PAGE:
Every day there is some news about another sector of the mainstream financial world adopting blockchain. In the last few days news has come out that 14 of Europe’s largest insurance brokers have joined forces with Deloitte to operate a blockchain system that will simplify the transfer procedure for clients who want to move to another broker during the first year of taking out a policy. This move will enable insurers to comply with the Hamon Law, which states that insurance companies must make transfers easy for their customers.
Why have they chosen the blockchain? Because it will provide the most secure storage system for customer data. It is more secure than any existing database storage system and it will also allow these insurers to comply with a new EU directive on General Data Protection Regulations (GDPR), which is coming into force in 2018. And this won’t only affect Europe. If you plan to sell anything to an EU citizen, then you must comply with the upcoming General Data Protection Regulation (GDPR) standards (even if you don’t have operations in the EU).
The blockchain can overcome the challenges company’s face in complying with a range of regulations. It can provide a means of cost-effectively producing and sharing information with regulators whilst also reducing the burden of “report exhaustion” many organisations are facing. Furthermore, two of the key properties the blockchain can help with include provenance of assets and a chain of custody for operations on assets.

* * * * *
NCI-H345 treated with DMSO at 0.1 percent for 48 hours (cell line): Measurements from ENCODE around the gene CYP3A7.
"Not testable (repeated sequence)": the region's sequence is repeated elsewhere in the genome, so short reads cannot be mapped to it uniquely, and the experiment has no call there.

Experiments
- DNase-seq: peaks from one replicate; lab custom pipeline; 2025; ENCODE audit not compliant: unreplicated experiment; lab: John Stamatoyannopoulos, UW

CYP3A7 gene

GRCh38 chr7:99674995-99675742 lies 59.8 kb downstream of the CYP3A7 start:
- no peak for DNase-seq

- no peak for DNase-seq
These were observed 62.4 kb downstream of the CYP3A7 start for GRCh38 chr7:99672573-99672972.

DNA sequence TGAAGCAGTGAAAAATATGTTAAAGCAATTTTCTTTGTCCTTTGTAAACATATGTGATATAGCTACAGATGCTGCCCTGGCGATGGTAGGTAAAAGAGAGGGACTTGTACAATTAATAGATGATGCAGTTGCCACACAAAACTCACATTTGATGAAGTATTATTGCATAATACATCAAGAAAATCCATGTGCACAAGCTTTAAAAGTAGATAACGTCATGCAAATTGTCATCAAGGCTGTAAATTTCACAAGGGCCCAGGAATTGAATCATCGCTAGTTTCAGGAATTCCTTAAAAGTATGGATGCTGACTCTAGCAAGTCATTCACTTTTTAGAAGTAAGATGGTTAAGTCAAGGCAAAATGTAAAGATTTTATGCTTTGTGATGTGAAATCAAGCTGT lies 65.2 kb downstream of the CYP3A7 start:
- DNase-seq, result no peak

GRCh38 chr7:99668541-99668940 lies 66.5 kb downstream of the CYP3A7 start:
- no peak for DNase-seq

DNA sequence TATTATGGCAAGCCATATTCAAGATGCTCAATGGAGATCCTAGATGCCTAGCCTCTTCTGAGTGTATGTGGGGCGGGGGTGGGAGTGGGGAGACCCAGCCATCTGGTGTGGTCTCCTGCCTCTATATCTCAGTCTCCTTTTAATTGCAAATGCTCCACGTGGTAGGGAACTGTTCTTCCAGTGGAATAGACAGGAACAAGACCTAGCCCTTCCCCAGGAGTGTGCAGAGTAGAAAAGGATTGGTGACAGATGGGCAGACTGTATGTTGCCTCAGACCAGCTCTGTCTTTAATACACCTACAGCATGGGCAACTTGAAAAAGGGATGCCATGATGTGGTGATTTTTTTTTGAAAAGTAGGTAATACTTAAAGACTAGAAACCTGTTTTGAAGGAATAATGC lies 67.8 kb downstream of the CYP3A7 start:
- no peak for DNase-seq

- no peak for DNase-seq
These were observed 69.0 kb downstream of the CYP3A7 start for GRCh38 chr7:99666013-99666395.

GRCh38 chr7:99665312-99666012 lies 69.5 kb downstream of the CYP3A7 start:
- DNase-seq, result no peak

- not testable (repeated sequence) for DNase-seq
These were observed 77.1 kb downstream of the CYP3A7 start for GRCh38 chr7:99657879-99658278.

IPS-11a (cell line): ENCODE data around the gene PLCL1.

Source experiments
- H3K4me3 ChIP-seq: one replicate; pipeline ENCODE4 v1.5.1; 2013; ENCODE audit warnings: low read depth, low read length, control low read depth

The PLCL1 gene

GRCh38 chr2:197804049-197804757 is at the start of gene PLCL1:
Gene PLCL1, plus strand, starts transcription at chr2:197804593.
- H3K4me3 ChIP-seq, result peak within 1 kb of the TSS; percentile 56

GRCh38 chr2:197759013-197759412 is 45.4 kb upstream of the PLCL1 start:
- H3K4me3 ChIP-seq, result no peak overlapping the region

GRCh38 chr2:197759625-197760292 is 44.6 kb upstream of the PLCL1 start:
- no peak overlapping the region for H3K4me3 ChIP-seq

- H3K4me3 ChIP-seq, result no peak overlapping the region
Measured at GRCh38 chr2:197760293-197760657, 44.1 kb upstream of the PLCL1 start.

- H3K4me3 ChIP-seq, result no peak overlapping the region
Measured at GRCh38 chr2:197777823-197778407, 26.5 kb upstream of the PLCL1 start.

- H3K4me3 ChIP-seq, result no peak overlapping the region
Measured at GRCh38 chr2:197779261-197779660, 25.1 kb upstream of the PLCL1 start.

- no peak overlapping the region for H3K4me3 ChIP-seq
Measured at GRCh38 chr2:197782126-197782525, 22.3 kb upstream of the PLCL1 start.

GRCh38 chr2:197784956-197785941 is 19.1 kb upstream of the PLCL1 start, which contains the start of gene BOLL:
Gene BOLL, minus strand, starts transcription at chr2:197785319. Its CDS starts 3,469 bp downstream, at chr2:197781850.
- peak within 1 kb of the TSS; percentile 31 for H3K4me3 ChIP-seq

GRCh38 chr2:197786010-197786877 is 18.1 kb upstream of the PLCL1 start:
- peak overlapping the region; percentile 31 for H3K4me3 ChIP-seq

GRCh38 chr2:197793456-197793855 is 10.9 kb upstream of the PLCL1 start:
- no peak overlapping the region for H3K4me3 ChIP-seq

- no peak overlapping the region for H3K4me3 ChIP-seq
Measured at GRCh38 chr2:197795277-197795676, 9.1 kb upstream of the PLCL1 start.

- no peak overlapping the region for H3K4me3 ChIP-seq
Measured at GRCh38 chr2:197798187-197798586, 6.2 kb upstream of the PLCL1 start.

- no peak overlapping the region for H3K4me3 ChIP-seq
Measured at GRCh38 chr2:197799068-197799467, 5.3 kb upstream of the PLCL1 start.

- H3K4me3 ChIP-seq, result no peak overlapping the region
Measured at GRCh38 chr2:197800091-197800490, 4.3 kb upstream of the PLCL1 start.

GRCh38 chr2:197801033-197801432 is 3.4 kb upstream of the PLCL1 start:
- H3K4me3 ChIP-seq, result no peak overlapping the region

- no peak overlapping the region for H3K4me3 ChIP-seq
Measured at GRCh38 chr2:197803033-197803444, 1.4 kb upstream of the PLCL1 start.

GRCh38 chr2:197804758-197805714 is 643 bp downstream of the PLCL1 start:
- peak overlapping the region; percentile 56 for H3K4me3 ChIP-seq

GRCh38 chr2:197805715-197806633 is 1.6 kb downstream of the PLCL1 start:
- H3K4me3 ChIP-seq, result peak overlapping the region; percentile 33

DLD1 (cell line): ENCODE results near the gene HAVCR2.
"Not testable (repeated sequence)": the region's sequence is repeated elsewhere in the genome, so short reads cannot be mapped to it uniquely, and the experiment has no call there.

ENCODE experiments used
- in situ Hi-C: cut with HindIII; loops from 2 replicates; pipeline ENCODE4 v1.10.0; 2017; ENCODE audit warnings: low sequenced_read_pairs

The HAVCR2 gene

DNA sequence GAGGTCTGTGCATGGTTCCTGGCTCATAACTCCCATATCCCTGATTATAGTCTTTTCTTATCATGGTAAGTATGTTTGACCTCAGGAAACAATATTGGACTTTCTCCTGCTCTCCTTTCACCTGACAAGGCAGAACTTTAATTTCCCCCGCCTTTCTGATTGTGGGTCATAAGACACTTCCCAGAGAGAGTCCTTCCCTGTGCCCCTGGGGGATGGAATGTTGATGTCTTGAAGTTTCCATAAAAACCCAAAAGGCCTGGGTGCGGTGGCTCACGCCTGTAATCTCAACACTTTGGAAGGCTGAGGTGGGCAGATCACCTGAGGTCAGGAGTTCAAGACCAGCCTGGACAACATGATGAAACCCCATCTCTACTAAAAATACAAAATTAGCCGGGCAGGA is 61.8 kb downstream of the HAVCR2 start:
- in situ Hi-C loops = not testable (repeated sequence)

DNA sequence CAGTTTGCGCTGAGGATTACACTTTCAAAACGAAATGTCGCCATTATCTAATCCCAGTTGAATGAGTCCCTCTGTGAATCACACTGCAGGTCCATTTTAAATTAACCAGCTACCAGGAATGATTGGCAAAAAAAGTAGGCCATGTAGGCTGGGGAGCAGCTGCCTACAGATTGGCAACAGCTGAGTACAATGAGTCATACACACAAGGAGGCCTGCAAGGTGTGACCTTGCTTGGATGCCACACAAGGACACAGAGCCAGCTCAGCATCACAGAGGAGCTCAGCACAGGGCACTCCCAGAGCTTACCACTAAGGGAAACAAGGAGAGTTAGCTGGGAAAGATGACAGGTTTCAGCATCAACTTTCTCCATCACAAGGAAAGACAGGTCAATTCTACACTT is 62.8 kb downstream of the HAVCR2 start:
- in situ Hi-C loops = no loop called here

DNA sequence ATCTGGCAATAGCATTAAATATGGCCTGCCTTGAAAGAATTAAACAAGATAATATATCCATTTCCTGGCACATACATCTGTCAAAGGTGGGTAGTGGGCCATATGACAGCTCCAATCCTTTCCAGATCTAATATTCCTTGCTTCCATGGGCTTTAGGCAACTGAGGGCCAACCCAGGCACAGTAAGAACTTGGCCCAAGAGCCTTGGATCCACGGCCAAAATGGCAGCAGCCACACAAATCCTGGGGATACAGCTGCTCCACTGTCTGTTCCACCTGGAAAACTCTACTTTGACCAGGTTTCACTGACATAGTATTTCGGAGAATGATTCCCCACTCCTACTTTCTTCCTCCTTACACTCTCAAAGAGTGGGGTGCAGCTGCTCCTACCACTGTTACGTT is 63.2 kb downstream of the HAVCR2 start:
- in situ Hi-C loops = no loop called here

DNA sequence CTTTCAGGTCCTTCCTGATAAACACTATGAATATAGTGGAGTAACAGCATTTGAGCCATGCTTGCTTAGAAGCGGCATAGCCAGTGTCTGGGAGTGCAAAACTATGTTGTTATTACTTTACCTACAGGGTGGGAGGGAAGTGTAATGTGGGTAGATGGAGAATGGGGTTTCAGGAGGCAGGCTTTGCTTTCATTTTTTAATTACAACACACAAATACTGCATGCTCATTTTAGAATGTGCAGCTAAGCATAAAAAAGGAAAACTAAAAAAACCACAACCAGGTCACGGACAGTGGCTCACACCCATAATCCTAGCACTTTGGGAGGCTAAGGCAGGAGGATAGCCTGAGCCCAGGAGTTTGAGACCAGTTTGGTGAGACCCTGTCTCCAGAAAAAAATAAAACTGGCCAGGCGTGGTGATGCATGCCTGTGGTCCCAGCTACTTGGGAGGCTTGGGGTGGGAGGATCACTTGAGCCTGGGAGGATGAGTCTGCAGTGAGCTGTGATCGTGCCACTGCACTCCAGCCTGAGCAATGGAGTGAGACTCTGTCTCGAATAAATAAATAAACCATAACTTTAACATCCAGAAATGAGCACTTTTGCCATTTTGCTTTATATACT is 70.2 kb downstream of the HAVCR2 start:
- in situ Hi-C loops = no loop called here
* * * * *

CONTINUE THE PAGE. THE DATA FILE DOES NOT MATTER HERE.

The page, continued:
Companies that don’t adequately protect consumer data face large fines, so now is the time to turn to the blockchain as this group of insurance brokers have. The blockchain platform uses ‘Proof of Process’ technology that secures user data in a shared data storage system. It will limit data release to the absolute minimum for processing transactions.
AIG, another massive insurer has already started issuing policies on the blockchain. It is offer multinational smart contract-based policies in partnership with Standard Chartered Bank and IBM. According to AIG, the insurance sector is seen to vastly benefit from the blockchain technology. It will help cut down the processes that most insurance providers usually face with paperwork and filing of all the requirements.
As Adam Perlow, Founder and CEO of Zen Protocol told Jon Buck, writing for CoinTelegraph: “If the insurer sets some money in a smart contract, and the contract pays out based on the occurrence of an event as determined by an objective actuary/oracle, then there is no need for novel incentive schemes, the insurer simply cannot avoid the payout. In the long run, as one insurance company uses smart contracts to gain the public trust, others will be forced to follow suit.”